Ecovillage in Ithaca, NY, USA
Eco Village at Ithaca is a community of people seeking to create positive solutions to the social, environmental and economic crises our planet faces. Envisioned in 1991 and brought to life in 1996, this suburban cohousing community today promotes experiential learning about ways of meeting human needs for shelter, food, energy, livelihood and social connectedness that are aligned with the long-term health and viability of Earth and all its inhabitants. Covering 175 acres, it is located in the Finger Lakes region in upstate New York and provides the setting for a healthy, socially rich lifestyle focused on minimizing the ecological impact of humans. It is an intentional community and non-profit educational organization that invites you to live, learn and grow. This vast sanctuary boasts two community-supported agriculture (CSA) farms and 160 residents, 60 of whom are children.
Eco truly Park, Peru
Eco Truly Park is a magical self-sustaining artistic community located right next to the sea on the Chacra y Mar beach, a district of Aucallama, in the province of Huaral, one hour by bus or car (63 km) north of the capital city, Lima. This beautiful Peruvian Pacific coast ecological, the artistic community has a group of cute mud houses that offer a return to natural, healthy living inspired by Vaisnava principles. In the last 18 years, the members of this community have developed unique organic awareness cultivation and ecological program. The community is built 2.5 m above sea level and consisted previously of completely sandy, unworkable land. Today their community is visited by residents and volunteers from around the world who would like to travel to this retreat to experience living together in harmony with their surroundings.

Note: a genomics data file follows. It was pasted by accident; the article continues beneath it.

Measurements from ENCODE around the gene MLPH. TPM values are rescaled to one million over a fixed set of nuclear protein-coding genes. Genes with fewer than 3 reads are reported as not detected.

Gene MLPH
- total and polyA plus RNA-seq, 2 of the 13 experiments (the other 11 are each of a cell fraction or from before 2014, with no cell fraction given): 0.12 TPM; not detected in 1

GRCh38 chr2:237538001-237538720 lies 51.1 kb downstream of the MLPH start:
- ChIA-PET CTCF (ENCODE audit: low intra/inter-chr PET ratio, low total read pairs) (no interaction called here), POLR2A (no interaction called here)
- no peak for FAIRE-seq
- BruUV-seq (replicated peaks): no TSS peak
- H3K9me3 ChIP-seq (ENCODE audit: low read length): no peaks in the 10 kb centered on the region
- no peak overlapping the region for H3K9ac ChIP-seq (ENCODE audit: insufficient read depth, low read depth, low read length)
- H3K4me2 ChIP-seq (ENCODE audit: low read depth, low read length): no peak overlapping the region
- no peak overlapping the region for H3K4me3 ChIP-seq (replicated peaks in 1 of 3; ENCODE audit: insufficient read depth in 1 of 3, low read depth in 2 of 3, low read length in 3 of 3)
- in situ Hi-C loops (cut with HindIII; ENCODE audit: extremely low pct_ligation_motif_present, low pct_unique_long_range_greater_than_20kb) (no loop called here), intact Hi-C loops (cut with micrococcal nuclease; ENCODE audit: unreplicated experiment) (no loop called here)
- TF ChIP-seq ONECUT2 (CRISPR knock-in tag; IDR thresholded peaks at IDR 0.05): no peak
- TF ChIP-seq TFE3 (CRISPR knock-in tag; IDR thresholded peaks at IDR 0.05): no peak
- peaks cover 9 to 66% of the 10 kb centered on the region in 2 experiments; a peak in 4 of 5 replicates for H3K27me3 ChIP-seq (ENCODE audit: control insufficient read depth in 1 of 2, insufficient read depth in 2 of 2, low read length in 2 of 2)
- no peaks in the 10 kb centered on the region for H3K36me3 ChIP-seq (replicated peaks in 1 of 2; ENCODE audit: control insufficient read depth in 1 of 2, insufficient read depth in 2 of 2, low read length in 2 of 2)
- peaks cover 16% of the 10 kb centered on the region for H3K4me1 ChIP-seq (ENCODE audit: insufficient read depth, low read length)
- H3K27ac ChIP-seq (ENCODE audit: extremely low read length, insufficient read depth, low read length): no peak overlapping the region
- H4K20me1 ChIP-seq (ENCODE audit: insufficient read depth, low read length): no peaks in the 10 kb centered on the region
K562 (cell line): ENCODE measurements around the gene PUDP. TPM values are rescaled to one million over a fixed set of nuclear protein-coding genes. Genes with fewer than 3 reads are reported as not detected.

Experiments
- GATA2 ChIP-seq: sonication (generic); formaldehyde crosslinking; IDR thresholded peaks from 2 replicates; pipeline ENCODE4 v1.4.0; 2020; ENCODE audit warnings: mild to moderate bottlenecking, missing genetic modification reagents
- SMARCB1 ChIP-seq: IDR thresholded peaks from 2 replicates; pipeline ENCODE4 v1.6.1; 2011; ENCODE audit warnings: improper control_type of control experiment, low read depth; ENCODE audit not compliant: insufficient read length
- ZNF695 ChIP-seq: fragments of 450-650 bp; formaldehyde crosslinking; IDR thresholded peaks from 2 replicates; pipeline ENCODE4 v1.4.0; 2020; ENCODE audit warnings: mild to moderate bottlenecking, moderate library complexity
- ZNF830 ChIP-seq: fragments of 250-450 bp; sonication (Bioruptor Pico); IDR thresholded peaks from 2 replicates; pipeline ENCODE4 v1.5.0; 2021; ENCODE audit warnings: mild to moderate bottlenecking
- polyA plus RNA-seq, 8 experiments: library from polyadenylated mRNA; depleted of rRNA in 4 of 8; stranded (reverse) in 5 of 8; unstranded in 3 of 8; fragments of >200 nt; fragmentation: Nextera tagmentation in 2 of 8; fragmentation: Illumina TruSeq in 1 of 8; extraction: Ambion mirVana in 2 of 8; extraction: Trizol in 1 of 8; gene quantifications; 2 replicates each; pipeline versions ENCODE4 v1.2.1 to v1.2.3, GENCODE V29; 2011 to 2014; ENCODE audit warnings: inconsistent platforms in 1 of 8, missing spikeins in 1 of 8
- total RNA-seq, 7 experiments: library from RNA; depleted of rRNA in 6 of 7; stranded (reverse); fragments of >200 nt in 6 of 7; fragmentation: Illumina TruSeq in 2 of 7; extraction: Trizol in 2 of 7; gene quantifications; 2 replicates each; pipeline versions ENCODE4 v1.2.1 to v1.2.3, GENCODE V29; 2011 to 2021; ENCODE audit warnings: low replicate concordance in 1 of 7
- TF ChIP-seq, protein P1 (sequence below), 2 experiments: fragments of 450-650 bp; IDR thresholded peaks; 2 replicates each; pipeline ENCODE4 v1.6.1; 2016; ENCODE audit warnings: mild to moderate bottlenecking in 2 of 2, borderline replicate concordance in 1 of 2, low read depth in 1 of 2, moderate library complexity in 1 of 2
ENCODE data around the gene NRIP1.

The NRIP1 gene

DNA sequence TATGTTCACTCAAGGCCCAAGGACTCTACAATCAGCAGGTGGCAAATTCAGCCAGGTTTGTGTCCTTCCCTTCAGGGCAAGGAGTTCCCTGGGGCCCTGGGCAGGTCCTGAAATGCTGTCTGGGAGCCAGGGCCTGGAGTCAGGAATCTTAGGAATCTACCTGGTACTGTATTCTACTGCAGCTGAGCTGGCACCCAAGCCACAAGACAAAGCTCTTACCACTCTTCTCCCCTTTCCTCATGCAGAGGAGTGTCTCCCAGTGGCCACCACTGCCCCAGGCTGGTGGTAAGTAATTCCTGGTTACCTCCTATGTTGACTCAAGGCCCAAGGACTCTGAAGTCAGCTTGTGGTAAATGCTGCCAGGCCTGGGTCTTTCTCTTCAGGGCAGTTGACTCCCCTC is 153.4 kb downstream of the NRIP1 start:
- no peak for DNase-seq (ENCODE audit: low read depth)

As climate change accelerates, we need communities like these are trying to create viable models of sustainable, human-scale communities. Have you been to any eco villages? Tell us about your experiences in the comments below!
Art is a voyage, a discovery of ones inner muse.To understand and believe in my own art, my own style I had to first understand me, believe in me and to believe and understand me I had to know my muse, the soul that I am.
And through this voyage and discovery of my muse, soul; every painting, design, story becomes a masterpiece of creation, a magickal gift- Walking the labyrinth- Nisha Desai
More than 40 farmers in the UK’s East Yorkshire region are to create a “pop up rainforest” that will help them plant a diverse range of cover crops that will capture carbon, reduce flooding risk and improve soil health. The Sustainable Landscapes Humber Project – a collaboration between Yorkshire Water, Birds Eye, Future Food Solutions and […]